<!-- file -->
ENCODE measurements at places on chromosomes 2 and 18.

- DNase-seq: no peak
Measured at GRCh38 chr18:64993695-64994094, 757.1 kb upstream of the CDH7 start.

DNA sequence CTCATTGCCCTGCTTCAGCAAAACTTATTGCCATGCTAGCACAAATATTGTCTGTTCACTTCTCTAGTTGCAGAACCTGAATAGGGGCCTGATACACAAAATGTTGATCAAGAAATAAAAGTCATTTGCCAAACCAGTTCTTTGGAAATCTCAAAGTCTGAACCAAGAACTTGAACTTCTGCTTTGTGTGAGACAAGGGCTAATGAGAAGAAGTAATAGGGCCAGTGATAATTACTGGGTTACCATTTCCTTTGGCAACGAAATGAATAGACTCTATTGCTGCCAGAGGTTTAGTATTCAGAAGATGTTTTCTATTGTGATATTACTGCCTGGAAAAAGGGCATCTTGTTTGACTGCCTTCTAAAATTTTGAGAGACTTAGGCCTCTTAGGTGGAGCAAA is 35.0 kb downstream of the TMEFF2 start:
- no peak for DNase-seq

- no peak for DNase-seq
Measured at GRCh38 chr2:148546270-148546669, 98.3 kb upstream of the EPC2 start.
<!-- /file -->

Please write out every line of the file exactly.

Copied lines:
ENCODE measurements at places on chromosomes 2 and 18.

- DNase-seq: no peak
Measured at GRCh38 chr18:64993695-64994094, 757.1 kb upstream of the CDH7 start.

DNA sequence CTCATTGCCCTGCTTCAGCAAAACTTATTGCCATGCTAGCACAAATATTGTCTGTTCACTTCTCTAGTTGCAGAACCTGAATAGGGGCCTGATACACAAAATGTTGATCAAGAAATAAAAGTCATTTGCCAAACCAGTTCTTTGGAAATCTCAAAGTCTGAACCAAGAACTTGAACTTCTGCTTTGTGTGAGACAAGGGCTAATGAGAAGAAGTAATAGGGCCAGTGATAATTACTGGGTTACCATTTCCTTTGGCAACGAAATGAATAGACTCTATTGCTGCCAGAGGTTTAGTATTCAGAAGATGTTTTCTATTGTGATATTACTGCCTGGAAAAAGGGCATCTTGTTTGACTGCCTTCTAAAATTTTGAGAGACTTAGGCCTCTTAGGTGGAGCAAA is 35.0 kb downstream of the TMEFF2 start:
- no peak for DNase-seq

- no peak for DNase-seq
Measured at GRCh38 chr2:148546270-148546669, 98.3 kb upstream of the EPC2 start.